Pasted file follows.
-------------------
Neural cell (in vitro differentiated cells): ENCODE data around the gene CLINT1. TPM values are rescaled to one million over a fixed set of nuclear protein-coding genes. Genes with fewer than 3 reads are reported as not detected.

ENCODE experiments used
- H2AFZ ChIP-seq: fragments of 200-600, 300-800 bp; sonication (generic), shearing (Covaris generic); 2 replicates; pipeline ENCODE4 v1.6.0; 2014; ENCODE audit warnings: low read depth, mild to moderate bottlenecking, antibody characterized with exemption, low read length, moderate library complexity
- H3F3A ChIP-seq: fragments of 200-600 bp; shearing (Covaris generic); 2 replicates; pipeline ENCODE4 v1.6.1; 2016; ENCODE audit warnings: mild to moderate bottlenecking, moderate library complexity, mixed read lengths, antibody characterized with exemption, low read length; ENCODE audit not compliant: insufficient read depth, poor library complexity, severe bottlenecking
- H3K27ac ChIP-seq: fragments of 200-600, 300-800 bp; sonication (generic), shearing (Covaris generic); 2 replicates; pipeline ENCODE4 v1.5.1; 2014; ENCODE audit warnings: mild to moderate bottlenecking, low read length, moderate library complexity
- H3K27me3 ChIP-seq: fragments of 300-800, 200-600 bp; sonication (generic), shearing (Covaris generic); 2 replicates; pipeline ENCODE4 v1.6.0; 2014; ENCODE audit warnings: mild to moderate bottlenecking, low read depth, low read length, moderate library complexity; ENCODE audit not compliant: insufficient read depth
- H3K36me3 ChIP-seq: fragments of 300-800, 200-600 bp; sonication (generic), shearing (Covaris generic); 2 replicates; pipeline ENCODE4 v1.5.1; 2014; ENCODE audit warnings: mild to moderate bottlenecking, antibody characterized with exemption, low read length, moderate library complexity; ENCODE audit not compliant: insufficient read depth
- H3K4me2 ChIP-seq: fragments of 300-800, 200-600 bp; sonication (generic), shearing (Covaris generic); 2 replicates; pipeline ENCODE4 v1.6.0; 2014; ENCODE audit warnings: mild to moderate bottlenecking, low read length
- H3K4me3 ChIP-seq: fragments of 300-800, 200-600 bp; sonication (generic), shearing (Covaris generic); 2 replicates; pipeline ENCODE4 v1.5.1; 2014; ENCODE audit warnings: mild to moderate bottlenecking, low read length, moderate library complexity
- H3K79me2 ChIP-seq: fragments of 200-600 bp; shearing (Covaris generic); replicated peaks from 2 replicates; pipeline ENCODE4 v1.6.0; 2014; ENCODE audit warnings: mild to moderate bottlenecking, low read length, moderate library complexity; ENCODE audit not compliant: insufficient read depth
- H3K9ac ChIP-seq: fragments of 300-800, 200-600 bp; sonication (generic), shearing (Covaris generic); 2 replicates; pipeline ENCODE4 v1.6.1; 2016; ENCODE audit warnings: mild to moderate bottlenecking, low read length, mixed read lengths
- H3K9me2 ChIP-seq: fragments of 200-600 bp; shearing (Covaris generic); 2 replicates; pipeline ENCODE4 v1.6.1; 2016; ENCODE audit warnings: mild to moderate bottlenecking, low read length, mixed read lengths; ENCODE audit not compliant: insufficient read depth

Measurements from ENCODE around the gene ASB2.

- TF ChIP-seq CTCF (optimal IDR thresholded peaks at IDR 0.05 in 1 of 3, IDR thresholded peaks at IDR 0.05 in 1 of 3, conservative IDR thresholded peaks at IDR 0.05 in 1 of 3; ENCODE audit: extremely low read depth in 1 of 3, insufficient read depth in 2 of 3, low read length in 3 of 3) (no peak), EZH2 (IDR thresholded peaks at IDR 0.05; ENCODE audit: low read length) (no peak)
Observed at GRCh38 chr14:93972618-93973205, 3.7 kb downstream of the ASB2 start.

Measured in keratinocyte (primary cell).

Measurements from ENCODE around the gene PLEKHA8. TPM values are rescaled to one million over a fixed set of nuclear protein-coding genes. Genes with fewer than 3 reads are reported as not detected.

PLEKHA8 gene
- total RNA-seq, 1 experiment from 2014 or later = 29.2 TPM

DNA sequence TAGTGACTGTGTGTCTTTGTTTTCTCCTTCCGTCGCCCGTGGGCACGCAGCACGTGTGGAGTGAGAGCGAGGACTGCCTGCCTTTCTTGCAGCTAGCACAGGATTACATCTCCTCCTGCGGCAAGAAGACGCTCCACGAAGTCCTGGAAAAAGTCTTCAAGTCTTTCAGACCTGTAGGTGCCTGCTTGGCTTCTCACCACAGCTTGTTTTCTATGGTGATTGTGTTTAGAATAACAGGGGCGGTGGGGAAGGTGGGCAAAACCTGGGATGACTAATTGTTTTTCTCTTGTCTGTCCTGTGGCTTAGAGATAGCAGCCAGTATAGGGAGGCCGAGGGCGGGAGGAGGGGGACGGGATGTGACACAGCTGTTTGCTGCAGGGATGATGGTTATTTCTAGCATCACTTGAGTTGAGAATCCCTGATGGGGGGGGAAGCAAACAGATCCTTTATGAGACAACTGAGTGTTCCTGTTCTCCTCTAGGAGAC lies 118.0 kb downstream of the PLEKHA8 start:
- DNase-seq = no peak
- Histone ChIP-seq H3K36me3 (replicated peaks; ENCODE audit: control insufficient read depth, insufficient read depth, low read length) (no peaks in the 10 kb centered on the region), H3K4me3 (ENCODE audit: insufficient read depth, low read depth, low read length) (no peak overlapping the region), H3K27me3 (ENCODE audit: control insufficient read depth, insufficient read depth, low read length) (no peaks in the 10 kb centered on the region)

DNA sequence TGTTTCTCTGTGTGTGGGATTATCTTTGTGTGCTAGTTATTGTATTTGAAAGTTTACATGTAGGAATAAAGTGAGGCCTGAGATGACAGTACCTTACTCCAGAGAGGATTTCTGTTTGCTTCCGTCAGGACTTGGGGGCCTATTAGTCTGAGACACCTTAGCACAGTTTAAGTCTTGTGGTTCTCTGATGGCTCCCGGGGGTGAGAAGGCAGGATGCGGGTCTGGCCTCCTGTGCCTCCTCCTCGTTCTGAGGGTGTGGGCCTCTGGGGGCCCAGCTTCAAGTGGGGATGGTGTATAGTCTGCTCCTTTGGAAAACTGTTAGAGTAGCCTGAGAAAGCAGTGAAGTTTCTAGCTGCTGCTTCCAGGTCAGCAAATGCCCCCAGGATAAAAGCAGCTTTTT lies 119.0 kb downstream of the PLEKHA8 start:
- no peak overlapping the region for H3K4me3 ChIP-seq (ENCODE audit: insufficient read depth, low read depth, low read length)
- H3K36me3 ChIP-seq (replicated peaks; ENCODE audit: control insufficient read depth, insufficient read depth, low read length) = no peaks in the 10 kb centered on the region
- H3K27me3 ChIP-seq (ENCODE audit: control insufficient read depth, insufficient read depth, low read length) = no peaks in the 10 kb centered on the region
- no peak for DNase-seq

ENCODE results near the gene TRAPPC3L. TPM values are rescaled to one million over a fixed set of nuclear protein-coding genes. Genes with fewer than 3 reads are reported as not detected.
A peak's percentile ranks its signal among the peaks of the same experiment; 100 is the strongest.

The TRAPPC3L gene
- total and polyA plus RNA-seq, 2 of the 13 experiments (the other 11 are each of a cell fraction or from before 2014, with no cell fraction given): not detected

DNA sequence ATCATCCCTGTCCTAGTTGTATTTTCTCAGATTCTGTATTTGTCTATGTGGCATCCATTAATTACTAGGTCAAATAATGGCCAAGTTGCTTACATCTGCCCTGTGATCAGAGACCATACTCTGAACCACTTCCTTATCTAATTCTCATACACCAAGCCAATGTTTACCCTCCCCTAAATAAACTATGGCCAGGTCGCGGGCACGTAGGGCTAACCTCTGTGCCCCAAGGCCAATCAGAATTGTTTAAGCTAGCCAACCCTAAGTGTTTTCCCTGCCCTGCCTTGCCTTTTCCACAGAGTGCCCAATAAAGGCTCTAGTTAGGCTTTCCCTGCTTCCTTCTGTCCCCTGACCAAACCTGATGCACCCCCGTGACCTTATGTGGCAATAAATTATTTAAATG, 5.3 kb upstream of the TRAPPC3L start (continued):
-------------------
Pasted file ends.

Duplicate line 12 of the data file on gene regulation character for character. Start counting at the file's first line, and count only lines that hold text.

- H3K9me2 ChIP-seq: fragments of 200-600 bp; shearing (Covaris generic); 2 replicates; pipeline ENCODE4 v1.6.1; 2016; ENCODE audit warnings: mild to moderate bottlenecking, low read length, mixed read lengths; ENCODE audit not compliant: insufficient read depth